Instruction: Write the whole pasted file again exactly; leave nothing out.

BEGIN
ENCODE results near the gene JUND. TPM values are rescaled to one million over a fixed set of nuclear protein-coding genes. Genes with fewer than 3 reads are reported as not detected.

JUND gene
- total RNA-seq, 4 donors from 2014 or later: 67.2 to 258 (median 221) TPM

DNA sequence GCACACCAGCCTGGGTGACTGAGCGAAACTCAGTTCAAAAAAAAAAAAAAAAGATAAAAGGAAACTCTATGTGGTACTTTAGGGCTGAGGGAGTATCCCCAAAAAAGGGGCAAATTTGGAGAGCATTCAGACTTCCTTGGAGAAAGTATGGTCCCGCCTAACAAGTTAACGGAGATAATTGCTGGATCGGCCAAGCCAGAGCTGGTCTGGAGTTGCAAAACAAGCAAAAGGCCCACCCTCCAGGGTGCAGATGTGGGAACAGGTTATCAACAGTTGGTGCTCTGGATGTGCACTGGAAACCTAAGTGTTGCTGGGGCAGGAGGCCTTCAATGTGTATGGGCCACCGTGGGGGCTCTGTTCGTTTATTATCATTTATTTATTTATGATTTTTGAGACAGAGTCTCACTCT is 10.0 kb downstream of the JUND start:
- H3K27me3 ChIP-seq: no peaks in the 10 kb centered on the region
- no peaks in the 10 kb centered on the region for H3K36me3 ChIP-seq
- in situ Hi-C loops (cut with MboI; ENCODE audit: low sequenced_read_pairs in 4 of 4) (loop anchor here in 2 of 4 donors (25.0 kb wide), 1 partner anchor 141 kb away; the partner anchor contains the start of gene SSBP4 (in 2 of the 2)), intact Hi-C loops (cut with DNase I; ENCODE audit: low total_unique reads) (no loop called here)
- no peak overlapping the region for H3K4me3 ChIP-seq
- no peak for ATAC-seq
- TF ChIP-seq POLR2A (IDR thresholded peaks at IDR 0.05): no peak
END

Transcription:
ENCODE results near the gene JUND. TPM values are rescaled to one million over a fixed set of nuclear protein-coding genes. Genes with fewer than 3 reads are reported as not detected.

JUND gene
- total RNA-seq, 4 donors from 2014 or later: 67.2 to 258 (median 221) TPM

DNA sequence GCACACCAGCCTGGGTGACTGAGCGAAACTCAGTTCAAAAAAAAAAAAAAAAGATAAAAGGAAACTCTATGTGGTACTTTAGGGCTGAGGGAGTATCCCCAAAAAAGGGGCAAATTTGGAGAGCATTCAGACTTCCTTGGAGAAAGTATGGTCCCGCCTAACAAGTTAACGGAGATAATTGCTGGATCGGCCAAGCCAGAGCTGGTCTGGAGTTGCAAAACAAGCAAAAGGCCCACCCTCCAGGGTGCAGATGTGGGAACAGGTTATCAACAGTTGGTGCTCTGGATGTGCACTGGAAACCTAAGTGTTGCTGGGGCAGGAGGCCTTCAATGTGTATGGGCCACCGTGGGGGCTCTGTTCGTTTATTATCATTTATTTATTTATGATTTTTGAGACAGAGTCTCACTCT is 10.0 kb downstream of the JUND start:
- H3K27me3 ChIP-seq: no peaks in the 10 kb centered on the region
- no peaks in the 10 kb centered on the region for H3K36me3 ChIP-seq
- in situ Hi-C loops (cut with MboI; ENCODE audit: low sequenced_read_pairs in 4 of 4) (loop anchor here in 2 of 4 donors (25.0 kb wide), 1 partner anchor 141 kb away; the partner anchor contains the start of gene SSBP4 (in 2 of the 2)), intact Hi-C loops (cut with DNase I; ENCODE audit: low total_unique reads) (no loop called here)
- no peak overlapping the region for H3K4me3 ChIP-seq
- no peak for ATAC-seq
- TF ChIP-seq POLR2A (IDR thresholded peaks at IDR 0.05): no peak